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John Nance Garner

“If my radio speech has in any way contributed toward Democratic success, I am indeed happy.”

John Nance Garner IV, 1868–1967.  Vice President of the United States, 1933–1941; Representative from Texas, 1903–1933; Speaker of the House of Representatives, 1931–1933.  Typed Letter Signed, Jno N. Garner, one page, quarto, on stationery of The Speaker’s Rooms, House of Representatives, U.S., Washington, D.C., October 24, 1932.

Fifteen days before he would be elected Vice President with Franklin D. Roosevelt, “Cactus Jack” thanks Wall Street financier S. R. Bertron for compliments on Garner’s first and only radio address during the 1932 presidential campaign.  He writes, in full:  “Just received yours of the 18th and wish to thank you for your kind expressions.  /  If my radio speech has in any way contributed toward Democratic success, I am indeed happy.  /  I note that you are chairman of the Board of the Roosevelt-Garner Clubs of Nassau County, and I am confident your organization will prove important in placing New York in the Democratic column in November.”

On October 14, 1932, Garner took to the nationwide airwaves to reply to Republican attacks.  He described himself as &;dquo;a plain business man who has happened to have had a long legislative experience as a representative of a conservative community.”  He accused the Hoover Administration of concealing the true financial condition of the United States, and he argued that the nation’s greatest need was “a budget balanced by careful economy and scientific revenue.”  During efforts to balance the budget, Garner said, the “record shows that the administration was either hopelessly at sea as to the actual treasury situation for two years, or else deliberately concealing the true state of affairs.”  He derided “the administration’s murky, involved and obscure financial policy that is responsible for much of the continued uncertain condition.”  Although the Democratic Congress was “determined and willing to go to the limit for a balanced budget,” he said, that “purpose has been by the same methods this administration has practiced for three consecutive years.”  In the struggle for a balanced budget, Garner said, “the Republican administration did not raise a finger to help.”  As for “the humanitarian part of this program,” he said, “the administration has no credit.  The provision for hunger loans and self-liquidating construction were exclusively of Democratic origin and literally forced through over the administration’s stubborn resistance.”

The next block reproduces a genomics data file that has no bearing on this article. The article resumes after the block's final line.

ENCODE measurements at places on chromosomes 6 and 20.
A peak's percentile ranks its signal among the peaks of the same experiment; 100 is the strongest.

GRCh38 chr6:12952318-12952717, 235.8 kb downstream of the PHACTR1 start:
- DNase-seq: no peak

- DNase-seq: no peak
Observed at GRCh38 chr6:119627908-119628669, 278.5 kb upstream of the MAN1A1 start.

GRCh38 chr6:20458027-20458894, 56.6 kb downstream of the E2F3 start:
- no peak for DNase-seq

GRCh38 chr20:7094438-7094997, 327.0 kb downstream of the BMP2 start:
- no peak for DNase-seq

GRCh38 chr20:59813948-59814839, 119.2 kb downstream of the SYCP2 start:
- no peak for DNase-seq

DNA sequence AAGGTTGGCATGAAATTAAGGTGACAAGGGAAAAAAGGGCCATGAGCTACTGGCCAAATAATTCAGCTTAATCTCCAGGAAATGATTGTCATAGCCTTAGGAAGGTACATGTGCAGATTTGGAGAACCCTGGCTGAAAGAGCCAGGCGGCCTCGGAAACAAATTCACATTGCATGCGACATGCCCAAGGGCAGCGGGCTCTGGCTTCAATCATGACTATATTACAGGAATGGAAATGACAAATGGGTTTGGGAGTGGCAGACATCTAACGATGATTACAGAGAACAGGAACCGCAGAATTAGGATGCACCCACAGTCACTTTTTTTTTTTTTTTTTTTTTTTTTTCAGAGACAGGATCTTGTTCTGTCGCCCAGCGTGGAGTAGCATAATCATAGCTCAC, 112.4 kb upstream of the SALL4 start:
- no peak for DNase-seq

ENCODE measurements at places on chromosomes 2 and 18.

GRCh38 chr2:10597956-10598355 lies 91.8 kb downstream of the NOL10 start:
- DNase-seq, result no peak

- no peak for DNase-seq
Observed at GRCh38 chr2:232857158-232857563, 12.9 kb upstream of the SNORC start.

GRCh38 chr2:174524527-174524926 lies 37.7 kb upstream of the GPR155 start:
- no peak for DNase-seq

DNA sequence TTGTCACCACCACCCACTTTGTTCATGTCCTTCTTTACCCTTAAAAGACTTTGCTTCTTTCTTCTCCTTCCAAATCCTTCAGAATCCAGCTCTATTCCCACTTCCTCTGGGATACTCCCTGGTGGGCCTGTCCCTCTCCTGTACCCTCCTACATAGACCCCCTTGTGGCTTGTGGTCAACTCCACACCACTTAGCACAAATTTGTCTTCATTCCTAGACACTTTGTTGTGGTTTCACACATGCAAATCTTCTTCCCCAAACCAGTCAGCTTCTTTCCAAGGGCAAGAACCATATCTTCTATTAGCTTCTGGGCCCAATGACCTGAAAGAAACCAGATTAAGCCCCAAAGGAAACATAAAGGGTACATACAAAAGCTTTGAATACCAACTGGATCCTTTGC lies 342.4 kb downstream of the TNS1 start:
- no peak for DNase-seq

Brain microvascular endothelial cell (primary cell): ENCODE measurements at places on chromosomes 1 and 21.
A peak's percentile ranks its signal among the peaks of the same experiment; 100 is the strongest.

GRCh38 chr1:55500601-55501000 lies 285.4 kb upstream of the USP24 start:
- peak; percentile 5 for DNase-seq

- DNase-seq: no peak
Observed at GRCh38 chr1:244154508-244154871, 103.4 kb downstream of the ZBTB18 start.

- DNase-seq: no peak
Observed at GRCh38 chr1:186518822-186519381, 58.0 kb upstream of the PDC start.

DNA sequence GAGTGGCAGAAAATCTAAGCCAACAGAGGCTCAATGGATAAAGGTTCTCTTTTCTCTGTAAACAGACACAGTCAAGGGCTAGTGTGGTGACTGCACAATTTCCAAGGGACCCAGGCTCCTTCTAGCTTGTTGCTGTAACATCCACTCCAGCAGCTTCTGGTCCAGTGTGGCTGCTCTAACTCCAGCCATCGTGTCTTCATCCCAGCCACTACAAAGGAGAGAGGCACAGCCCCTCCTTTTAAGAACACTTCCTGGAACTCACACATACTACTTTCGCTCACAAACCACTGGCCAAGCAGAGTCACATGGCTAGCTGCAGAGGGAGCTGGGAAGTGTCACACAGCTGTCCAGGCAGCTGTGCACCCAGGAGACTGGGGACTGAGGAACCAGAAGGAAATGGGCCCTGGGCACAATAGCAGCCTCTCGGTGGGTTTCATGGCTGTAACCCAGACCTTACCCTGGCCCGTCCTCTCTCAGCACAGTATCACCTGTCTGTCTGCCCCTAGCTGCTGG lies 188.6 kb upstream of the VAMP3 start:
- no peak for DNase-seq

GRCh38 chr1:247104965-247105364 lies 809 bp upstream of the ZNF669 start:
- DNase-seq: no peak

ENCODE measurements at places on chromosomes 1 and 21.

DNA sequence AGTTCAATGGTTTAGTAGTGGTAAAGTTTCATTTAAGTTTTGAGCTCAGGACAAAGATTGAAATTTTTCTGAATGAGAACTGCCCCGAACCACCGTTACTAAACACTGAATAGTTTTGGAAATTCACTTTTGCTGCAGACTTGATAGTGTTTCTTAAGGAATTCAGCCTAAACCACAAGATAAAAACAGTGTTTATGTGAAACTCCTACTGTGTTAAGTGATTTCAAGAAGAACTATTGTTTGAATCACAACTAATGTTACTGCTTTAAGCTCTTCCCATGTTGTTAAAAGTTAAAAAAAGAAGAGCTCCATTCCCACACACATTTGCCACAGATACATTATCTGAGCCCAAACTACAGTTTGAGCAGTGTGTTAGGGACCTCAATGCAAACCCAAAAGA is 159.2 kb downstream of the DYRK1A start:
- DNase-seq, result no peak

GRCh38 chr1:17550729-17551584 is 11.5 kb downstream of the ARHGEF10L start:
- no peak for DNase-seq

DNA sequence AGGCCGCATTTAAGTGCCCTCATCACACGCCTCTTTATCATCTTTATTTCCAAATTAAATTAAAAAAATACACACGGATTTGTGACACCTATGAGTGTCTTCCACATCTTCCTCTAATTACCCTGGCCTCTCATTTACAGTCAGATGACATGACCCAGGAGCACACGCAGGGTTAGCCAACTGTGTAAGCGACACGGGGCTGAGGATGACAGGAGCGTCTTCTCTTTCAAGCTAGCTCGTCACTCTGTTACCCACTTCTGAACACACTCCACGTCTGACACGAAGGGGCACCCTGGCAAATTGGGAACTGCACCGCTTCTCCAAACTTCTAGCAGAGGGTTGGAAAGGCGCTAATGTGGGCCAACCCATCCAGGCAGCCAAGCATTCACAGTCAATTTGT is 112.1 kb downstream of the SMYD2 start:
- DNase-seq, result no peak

With the nation mired in the depths of the Great Depression, the independent-minded Garner thought victory in hand.  Although Roosevelt thought that Garner’s homespun appeal would be valuable, Garner refused Roosevelt’s request that he campaign extensively because he saw the election as merely a referendum on the performance of incumbent President Herbert Hoover.  He was so confident of victory that he told Roosevelt, “All you have got to do is stay alive until election day.”  But he finally tired of Republican attacks and made this speech.

Samuel Reading Bertron (1865–1938), to whom Garner wrote this letter, was president of the New York international banking firm Bertron, Griscom & Company.   He was also a director of the American-Russian Chamber of Commerce, which promoted economic, commercial, and industrial relations between the United States and the Soviet Union.  In the early 1920s, Bertron was one of several financiers who sought to develop commercial airship operations in the United States after the United States seized German patents on rigid airships during World War I.

Garner has signed this letter in black fountain pen.  The letter has two horizontal mailing folds, a paper clip impression in the top margin, and light overall toning.  Garner’s name is written in pencil in another hand in the upper left corner.  The letter is in fine condition.




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